The lifecycle of retroviruses and retrotransposons includes a reverse transcription step, wherein dsDNA is synthesized from genomic RNA for subsequent insertion into the host genome. Retroviruses and retrotransposons commonly appropriate major components of the host cell translational machinery, including cellular tRNAs, which are exploited as reverse transcription primers. Nonpriming functions of tRNAs have also been proposed, such as in HIV-1 virion assembly, and tRNA-derived fragments may also be involved in retrovirus and retrotransposon replication. Moreover, host cellular proteins regulate retroviral replication by binding to tRNAs and thereby affecting various steps in the viral lifecycle. For example, in some cases, tRNA primer selection is facilitated by cognate aminoacyl-tRNA synthetases (ARSs), which bind tRNAs and ligate them to their corresponding amino acids, but also have many known nontranslational functions. Multi-omic studies have revealed that ARSs interact with both viral proteins and RNAs and potentially regulate retroviral replication. Here, we review the currently known roles of tRNAs and their derivatives in retroviral and retrotransposon replication and shed light on the roles of tRNA-binding proteins such as ARSs in this process.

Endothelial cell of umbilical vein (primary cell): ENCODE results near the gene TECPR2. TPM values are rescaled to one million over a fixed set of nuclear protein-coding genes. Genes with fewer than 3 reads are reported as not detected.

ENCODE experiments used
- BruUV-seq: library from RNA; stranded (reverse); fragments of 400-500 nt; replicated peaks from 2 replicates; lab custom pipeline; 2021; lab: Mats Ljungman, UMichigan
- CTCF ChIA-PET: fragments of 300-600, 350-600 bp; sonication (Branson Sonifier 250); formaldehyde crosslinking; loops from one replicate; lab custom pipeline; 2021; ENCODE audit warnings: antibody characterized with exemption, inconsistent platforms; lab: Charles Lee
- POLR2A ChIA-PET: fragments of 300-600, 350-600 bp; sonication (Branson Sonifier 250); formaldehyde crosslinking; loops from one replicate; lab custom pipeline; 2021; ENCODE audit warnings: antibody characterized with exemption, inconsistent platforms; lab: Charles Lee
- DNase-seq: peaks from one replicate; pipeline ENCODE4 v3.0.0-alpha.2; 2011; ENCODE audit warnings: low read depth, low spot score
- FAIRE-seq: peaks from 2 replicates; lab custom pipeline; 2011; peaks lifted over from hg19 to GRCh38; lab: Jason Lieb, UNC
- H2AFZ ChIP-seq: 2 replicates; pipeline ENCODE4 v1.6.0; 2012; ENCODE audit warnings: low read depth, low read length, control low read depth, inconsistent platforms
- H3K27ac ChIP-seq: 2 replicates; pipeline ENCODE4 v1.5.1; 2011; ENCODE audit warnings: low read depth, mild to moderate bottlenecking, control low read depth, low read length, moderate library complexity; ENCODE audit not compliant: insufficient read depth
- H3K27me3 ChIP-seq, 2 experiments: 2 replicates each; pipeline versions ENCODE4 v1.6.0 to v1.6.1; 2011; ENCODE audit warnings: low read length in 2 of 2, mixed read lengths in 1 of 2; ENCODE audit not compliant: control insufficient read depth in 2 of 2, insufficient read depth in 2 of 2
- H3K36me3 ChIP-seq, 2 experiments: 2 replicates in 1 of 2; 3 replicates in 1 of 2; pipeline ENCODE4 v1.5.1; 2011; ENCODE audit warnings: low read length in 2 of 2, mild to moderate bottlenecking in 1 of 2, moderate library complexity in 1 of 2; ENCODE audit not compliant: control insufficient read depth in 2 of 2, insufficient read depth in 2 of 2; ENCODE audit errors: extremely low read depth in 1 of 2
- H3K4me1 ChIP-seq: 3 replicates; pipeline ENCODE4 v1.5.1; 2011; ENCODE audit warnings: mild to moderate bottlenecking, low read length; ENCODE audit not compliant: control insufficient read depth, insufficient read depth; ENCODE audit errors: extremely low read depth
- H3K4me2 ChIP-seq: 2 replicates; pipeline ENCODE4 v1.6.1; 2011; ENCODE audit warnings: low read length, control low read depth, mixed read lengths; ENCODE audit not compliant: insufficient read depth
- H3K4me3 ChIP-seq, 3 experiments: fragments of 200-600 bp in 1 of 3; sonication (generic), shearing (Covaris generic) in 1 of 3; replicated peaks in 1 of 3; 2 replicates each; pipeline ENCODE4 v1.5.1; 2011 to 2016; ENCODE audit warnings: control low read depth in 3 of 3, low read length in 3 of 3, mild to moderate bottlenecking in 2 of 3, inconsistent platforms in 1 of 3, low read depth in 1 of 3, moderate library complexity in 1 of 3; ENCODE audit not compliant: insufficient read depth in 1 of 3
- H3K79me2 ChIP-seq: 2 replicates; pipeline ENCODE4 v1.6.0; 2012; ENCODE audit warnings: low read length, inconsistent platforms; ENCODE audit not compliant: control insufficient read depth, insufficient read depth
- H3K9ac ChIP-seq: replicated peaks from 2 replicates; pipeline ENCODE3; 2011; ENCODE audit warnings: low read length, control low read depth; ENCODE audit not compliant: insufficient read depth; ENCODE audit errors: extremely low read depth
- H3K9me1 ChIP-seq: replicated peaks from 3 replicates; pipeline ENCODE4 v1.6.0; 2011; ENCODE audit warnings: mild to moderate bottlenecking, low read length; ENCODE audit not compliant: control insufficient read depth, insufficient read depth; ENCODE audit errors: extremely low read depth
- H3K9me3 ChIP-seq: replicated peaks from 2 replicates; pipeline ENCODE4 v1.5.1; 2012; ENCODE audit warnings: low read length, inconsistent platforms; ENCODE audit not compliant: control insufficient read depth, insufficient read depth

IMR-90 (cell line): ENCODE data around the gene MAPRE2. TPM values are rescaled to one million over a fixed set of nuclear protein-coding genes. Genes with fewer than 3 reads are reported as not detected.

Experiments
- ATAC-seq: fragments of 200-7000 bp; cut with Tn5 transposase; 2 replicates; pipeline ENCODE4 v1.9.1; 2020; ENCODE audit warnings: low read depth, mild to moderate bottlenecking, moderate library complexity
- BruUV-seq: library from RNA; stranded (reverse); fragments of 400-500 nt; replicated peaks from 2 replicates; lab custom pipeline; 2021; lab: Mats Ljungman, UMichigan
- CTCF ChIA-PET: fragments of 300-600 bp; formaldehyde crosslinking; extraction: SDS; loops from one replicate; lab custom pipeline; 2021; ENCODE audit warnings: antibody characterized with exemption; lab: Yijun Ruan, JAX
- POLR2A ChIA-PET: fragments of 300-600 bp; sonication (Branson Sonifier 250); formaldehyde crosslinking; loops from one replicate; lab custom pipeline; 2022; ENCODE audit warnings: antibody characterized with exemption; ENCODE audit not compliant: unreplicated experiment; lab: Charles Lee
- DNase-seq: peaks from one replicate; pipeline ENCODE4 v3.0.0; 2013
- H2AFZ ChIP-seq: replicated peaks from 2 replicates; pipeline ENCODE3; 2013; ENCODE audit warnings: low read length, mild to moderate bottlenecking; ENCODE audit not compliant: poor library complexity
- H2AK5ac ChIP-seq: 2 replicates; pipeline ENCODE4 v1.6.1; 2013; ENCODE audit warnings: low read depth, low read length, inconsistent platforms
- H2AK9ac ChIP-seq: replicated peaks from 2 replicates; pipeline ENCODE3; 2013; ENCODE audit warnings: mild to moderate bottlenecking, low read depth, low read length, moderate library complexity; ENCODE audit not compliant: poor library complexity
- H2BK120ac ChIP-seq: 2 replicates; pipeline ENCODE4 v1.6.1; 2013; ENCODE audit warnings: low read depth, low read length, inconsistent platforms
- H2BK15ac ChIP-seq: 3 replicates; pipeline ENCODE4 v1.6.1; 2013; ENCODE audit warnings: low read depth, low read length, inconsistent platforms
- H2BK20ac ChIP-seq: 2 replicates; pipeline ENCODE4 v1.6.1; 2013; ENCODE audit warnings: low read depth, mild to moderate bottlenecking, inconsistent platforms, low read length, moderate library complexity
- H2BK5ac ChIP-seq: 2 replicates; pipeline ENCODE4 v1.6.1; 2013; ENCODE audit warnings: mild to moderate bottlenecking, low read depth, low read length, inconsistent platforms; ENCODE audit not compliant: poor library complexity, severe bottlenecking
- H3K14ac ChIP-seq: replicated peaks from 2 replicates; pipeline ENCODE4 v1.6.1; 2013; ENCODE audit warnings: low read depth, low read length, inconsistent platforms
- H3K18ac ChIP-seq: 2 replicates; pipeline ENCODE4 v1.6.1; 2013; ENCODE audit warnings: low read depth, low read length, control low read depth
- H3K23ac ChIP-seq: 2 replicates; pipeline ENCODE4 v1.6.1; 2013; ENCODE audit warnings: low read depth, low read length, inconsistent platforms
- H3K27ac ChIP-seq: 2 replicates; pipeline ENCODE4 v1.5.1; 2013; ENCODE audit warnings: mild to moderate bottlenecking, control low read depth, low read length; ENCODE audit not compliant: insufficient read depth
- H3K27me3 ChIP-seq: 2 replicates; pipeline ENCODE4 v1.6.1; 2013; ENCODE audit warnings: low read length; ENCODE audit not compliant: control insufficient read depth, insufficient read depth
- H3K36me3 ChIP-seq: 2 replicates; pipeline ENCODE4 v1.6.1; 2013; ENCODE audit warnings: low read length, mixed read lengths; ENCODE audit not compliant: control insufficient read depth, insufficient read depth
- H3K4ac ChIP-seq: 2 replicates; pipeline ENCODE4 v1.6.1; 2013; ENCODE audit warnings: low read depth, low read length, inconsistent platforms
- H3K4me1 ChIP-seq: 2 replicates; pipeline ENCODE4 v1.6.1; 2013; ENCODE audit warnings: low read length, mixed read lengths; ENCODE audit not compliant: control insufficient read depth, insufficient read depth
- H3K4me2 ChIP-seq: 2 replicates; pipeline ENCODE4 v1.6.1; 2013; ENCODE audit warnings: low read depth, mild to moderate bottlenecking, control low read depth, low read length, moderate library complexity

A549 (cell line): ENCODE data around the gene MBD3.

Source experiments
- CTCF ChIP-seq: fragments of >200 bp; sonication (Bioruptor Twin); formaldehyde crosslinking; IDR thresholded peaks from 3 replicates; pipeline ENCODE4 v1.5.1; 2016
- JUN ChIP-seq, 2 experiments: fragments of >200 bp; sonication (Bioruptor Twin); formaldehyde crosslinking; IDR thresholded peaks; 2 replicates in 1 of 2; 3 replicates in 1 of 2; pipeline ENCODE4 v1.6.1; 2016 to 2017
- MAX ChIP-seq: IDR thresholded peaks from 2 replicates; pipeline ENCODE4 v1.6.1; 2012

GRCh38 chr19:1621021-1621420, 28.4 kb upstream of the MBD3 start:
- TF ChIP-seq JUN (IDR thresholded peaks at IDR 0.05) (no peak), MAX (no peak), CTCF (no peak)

Keywords: RNA-binding protein; aminoacyl tRNA synthetase; human immunodeficiency virus (HIV); retrovirus; tRNA fragment (tRF); transfer RNA (tRNA); transposable element.
© 2019 Jin and Musier-Forsyth.